Pulsatile tinnitus is characterized by rhythmic noise in the ear, which often tunes with the heartbeat. It is not a very serious medical condition, which when treated correctly will help cure the symptoms effectively.
Hearing sounds of one’s own pulse, referred to as pulsatile tinnitus, is an annoying medical condition that disturbs the well-being of an individual. Present either in one or both the ears, a person with tinnitus perceives sounds when no external sources of sound are actually present. In pulsatile tinnitus, the noise is regular and coincides with the heartbeat of the patient. The symptoms may be mild to severe, acute or chronic lasting for several days to months. According to medical data, about 6 percent of the global population have a severe form of tinnitus.
In majority of the patients, pulsatile tinnitus is caused due to unusual coupling of fluids in any of the blood vessels that are associated with the eardrum. The noise of increased blood flow in the arteries and veins, which are located near the inner ear is conducted to the ear, resulting in various symptoms. In addition, people diagnosed with anemia, high blood pressure (hypertension) and hyperthyroidism manifest pulsatile tinnitus as a referred symptom.
Very rarely will pulsatile tinnitus (as a symptom) point towards life-threatening conditions, like vascular tumors in the middle ear, chronic middle ear infection, hardening of the arterial walls, and increased pressure in the head, a condition called hydrocephalus. To be more precise, its causes are more or less related to circulatory problems, especially in the head and neck portions. Vasculitis or idiopathic intracranial hypertension may also be other indications of pulsatile tinnitus. You might be required to conduct several medical tests, as the cause is a little difficult to diagnose.
In this case, the unusual noise perceived by the patient is more rhythmic and regular than the symptoms of other tinnitus types. The most noticeable sign of pulsatile tinnitus is a constant whooshing sound experienced in the ears, which often accompanies the heartbeat of the patient. The sound may be similar to a low-pitched booming or high-pitched snapping. Some patients do report blowing noise that tunes with respiration. Other symptoms are headache, dizziness, sleep disorders, and depression.
The whooshing noise present in pulsatile tinnitus can be heard by doctors and other people with the help of an appropriate device. This is the reason why, it is also known as objective tinnitus. Other forms of tinnitus, in which only the patient hears the sound, while other people cannot, is called subjective tinnitus. Initially, the doctor will conduct a physical examination of the head and neck. The nerves in these areas will be checked. Following this, an audiogram (hearing test) will be conducted, and depending on the type of tinnitus, the physician may perform computed tomography (CT) scanning and magnetic resonance angiography (MRA).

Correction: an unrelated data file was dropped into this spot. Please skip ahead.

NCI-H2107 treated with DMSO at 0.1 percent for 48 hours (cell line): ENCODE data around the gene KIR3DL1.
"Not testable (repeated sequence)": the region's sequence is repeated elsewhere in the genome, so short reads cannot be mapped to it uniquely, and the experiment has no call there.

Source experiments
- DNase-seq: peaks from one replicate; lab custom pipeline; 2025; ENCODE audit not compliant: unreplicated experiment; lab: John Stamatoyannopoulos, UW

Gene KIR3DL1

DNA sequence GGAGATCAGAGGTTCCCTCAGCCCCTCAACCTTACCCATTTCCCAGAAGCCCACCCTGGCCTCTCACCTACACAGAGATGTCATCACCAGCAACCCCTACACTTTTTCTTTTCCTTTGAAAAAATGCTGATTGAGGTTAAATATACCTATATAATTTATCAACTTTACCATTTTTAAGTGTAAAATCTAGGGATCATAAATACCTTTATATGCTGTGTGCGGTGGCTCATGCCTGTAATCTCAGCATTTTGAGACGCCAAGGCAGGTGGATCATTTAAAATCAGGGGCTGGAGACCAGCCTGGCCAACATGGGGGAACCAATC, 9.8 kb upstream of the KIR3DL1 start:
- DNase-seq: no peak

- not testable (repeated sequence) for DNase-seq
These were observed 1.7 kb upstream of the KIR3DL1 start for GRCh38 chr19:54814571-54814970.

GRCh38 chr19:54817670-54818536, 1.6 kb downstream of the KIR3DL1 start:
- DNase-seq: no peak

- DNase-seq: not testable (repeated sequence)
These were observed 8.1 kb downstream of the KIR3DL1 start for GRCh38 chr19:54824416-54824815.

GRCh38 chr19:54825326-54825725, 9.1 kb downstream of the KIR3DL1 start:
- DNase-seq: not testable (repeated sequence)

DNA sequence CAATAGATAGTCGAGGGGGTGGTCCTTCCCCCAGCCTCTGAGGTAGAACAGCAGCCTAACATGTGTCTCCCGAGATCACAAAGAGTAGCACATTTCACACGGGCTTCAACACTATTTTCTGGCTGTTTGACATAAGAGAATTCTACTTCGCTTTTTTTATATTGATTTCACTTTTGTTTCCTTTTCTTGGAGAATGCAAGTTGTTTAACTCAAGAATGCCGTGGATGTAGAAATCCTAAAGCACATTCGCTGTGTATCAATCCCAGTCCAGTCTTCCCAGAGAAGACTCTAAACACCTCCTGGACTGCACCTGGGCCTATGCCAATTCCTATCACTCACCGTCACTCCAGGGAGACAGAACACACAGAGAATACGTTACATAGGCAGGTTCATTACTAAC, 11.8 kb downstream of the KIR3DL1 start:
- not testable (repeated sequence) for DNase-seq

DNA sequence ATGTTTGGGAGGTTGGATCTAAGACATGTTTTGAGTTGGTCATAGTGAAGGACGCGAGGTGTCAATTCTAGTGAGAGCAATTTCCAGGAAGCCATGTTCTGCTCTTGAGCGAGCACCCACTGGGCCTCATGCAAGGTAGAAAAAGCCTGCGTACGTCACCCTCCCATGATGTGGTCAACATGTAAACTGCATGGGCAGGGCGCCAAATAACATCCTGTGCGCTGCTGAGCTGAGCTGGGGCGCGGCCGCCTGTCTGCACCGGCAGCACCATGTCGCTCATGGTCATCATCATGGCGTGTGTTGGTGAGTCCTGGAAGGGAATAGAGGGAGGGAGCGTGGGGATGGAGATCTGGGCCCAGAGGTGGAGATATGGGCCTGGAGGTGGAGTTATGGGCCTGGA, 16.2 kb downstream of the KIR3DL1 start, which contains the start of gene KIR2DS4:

In some cases, spinal tap is also done to check the fluid pressure in the skull and most importantly, the spinal cord. To rule out the possibility of thyroid problems (overactive gland), you may be asked to do a Thyroid Function Test (TFT), while a Full Blood Count (FBC) may be required to check for anemia.
Pulsatile tinnitus is treated with respect to its specific cause. So if the cause may be anemia, it can be treated with medication or blood transfusion. Similarly, causes, such as perforations can be closed by grafts, glue ear can be treated with grommets, etc. Patients who are unable to show abnormalities can be treated with standard methods, like Tinnitus Retraining Therapy (TRT), sound and relaxation therapy, and other alternative measures.
Though it is rarely serious, with multidisciplinary treatments, complete recovery is generally achieved by most of the patients. Applying gentle pressure over the area, from where the sound comes, will lessen the sound intensity. As a part of the treatment, the doctor may also recommend regular physical activities and a good diet to improve blood circulation and lead a healthy life.
Disclaimer: This article is for informative purposes only and does not in anyway attempt to replace the advice offered by a medical professional on the subject.